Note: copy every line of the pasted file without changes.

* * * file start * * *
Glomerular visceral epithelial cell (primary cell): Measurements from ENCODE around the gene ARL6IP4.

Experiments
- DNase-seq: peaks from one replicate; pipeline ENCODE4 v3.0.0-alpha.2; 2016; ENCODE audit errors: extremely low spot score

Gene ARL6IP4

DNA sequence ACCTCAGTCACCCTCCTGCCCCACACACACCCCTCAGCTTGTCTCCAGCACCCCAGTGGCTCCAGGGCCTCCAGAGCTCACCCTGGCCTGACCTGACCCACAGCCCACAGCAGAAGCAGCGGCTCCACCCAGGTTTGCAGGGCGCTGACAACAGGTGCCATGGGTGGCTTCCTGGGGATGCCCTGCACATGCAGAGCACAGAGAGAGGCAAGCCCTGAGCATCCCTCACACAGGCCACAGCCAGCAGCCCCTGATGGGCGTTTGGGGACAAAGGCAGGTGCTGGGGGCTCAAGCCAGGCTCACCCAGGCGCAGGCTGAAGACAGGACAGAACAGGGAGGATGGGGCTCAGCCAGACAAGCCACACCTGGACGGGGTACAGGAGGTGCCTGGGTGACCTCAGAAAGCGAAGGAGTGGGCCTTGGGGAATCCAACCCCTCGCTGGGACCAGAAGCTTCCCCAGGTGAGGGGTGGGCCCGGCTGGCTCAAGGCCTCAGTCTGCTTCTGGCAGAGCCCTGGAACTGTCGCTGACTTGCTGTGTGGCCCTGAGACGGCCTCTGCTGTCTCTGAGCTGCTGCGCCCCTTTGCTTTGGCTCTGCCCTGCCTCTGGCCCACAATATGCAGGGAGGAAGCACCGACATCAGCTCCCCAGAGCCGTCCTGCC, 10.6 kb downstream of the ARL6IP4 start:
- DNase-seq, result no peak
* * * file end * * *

Glomerular visceral epithelial cell (primary cell): Measurements from ENCODE around the gene ARL6IP4.

Experiments
- DNase-seq: peaks from one replicate; pipeline ENCODE4 v3.0.0-alpha.2; 2016; ENCODE audit errors: extremely low spot score

Gene ARL6IP4

DNA sequence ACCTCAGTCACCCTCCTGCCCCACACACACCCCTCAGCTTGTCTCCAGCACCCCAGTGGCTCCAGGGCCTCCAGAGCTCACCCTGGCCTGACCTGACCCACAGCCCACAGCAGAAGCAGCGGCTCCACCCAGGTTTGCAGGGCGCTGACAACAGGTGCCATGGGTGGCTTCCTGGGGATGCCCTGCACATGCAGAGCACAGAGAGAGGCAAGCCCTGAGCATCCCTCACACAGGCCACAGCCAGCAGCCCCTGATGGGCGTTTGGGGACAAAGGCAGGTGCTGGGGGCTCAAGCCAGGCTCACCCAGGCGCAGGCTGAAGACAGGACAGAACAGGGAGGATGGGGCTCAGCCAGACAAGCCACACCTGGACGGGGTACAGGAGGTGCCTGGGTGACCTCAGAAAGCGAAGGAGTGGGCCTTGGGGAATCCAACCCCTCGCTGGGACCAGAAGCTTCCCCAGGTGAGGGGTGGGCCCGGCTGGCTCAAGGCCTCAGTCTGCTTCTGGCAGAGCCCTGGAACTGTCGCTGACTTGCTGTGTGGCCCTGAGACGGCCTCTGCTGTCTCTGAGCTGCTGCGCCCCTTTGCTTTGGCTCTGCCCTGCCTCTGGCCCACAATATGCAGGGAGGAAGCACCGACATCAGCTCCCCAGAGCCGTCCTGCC, 10.6 kb downstream of the ARL6IP4 start:
- DNase-seq, result no peak